From Law & Policy
Employment civil rights laws require employers to make reasonable accommodations for certain workers so that they can perform their jobs. The “reasonableness” of an accommodation request should be based largely on the cost of the accommodation relative to the company’s resources, but how do people really evaluate such requests? This study examines determinations of the reasonableness of workplace accommodation requests made by trial judges and ordinary people. Using a 2 × 3 × 3 between-subjects factorial design, we test the effect of worker identity (nursing-mother worker, transgender worker, and Muslim worker) and cost on determinations of reasonableness.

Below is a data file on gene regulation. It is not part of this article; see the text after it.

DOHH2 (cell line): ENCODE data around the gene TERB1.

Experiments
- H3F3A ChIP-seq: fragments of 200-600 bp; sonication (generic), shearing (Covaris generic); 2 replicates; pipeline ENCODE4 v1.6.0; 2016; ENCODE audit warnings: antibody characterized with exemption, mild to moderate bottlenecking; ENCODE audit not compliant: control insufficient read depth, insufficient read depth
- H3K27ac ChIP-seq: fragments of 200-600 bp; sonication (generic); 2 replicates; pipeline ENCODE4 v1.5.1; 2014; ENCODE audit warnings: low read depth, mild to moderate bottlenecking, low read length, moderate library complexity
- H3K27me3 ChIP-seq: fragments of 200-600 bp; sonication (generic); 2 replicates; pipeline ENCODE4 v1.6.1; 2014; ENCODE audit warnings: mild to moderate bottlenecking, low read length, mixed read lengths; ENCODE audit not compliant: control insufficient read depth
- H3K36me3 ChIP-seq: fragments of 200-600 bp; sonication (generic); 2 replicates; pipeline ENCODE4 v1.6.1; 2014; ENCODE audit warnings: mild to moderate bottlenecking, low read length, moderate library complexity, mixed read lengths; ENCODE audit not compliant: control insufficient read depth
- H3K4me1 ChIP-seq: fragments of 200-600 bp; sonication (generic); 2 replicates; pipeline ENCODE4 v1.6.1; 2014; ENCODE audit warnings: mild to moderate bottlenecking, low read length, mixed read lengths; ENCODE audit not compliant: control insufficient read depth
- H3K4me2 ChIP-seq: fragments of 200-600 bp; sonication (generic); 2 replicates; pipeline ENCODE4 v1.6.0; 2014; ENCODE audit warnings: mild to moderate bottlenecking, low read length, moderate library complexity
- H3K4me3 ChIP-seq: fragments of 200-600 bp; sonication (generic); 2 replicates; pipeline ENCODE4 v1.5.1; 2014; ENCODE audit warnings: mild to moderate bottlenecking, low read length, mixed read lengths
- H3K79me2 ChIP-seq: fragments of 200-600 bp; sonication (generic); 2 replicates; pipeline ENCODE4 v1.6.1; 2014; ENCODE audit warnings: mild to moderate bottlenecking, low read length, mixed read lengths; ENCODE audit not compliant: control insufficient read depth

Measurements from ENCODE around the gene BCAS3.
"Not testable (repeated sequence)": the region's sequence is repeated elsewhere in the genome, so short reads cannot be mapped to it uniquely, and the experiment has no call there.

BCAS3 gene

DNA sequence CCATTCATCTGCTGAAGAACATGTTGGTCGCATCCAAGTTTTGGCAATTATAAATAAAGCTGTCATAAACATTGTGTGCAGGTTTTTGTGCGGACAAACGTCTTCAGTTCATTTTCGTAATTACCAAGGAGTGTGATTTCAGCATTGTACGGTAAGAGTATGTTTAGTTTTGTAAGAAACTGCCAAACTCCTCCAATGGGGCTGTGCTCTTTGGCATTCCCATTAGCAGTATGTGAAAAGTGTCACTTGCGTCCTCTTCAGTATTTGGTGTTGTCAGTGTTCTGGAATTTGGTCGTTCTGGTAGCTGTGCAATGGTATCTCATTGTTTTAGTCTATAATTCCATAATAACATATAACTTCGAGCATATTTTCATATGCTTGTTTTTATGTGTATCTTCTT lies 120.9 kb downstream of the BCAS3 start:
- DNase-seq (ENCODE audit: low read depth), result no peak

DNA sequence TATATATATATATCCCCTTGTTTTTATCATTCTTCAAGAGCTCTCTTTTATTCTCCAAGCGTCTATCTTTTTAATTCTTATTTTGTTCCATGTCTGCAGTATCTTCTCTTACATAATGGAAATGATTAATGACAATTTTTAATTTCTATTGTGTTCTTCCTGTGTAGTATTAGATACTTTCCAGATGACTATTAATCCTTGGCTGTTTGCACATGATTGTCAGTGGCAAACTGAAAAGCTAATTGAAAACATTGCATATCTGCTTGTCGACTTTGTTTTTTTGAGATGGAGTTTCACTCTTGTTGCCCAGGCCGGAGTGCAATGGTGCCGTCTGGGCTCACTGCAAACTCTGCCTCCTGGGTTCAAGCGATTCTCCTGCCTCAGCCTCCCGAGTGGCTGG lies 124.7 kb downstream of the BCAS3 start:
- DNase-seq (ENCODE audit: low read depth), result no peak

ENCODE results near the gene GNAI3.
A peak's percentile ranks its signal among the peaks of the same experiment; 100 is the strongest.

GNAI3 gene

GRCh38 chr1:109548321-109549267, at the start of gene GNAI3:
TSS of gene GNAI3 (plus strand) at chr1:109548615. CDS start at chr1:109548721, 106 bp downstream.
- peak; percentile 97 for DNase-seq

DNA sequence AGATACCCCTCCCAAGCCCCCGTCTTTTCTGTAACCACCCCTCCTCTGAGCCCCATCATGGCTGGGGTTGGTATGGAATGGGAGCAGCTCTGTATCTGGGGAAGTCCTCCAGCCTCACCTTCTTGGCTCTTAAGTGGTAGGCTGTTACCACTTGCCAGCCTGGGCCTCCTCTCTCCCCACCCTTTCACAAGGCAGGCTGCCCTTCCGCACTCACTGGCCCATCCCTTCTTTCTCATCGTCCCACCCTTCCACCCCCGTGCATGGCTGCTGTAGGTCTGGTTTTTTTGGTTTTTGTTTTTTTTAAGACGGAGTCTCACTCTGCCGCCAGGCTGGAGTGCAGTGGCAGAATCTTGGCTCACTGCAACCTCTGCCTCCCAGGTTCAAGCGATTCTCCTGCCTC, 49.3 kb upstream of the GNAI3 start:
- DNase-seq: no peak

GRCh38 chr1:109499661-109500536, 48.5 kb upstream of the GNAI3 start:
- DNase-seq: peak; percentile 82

We find that (1) the identity category of the requesting worker impacts determinations of reasonableness by both judges and laypeople, (2) the cost of the accommodation impacts determinations of reasonableness, (3) judges are more likely to think that accommodation requests are reasonable than are laypeople, (4) there is a complicated relationship between accommodation cost and employee identity, and (5) the cost of the requested accommodation mitigates the effect of identity significantly for judges but less so for ordinary citizens. While judges are less influenced by the identity category of the employee-requestor than are their lay-counterparts, social status plays a role in determining what constitutes “reasonable accommodation.”